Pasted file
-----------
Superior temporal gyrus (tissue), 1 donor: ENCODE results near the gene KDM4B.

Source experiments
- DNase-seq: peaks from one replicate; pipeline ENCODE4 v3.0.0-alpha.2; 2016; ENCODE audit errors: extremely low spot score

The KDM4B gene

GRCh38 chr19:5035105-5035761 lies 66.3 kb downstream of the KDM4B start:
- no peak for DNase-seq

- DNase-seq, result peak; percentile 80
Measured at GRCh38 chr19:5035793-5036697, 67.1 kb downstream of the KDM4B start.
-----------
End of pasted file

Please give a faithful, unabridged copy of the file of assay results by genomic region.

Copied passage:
Superior temporal gyrus (tissue), 1 donor: ENCODE results near the gene KDM4B.

Source experiments
- DNase-seq: peaks from one replicate; pipeline ENCODE4 v3.0.0-alpha.2; 2016; ENCODE audit errors: extremely low spot score

The KDM4B gene

GRCh38 chr19:5035105-5035761 lies 66.3 kb downstream of the KDM4B start:
- no peak for DNase-seq

- DNase-seq, result peak; percentile 80
Measured at GRCh38 chr19:5035793-5036697, 67.1 kb downstream of the KDM4B start.